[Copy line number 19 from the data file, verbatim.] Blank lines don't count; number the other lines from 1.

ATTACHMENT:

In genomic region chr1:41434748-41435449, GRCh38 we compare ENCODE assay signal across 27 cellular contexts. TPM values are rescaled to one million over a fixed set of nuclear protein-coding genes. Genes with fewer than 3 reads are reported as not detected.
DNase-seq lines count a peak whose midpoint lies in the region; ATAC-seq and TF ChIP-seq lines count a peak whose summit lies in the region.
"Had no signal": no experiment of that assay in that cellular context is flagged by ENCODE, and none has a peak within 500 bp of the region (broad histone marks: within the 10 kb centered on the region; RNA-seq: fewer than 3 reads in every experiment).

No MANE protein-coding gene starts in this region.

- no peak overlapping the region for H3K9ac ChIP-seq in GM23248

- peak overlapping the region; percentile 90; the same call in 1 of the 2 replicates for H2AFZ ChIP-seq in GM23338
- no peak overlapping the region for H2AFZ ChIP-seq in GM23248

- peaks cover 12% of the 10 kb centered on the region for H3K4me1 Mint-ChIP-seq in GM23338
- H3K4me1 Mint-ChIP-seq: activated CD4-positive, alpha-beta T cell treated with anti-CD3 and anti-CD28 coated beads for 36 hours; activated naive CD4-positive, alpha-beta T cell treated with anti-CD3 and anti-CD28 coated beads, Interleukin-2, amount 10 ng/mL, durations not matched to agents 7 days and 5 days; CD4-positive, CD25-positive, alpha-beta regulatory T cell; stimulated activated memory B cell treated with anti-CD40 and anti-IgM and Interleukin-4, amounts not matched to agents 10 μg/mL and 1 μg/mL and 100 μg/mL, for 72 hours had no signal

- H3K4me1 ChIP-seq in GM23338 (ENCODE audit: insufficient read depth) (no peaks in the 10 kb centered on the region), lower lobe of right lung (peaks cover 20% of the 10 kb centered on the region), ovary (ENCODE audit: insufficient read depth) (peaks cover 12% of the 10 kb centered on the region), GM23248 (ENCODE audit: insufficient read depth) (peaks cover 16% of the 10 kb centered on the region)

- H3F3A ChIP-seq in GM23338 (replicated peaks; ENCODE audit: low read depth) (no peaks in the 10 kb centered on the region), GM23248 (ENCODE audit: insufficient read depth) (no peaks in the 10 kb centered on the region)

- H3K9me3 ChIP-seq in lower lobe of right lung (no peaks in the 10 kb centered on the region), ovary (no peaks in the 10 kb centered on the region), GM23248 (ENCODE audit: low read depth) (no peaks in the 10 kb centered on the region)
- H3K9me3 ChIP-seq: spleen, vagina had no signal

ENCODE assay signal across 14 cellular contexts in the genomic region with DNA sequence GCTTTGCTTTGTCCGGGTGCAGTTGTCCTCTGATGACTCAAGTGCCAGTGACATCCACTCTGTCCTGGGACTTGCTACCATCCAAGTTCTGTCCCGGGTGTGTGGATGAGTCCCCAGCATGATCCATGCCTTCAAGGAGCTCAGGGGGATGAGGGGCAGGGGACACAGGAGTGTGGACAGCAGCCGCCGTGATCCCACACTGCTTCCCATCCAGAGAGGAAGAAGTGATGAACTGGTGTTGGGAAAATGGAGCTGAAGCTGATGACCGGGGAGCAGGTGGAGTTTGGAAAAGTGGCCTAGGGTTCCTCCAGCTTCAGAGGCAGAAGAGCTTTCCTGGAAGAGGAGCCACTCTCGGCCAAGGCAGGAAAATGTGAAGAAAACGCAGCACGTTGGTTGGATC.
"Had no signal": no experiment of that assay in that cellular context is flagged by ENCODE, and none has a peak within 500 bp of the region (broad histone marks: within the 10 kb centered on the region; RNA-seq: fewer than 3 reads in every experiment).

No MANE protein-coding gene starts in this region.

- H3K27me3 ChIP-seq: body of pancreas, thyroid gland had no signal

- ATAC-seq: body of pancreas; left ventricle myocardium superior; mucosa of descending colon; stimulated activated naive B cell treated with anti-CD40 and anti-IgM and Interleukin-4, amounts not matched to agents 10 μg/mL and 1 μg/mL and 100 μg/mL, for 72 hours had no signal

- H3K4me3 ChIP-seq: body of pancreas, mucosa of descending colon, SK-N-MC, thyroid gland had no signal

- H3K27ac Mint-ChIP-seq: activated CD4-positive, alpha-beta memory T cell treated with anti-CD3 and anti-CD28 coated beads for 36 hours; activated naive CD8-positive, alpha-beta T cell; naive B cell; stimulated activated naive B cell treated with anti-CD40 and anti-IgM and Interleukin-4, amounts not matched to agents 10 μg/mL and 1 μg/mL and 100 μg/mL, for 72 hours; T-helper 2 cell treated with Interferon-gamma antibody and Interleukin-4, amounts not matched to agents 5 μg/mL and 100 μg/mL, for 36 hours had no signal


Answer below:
- H3K4me3 ChIP-seq: body of pancreas, mucosa of descending colon, SK-N-MC, thyroid gland had no signal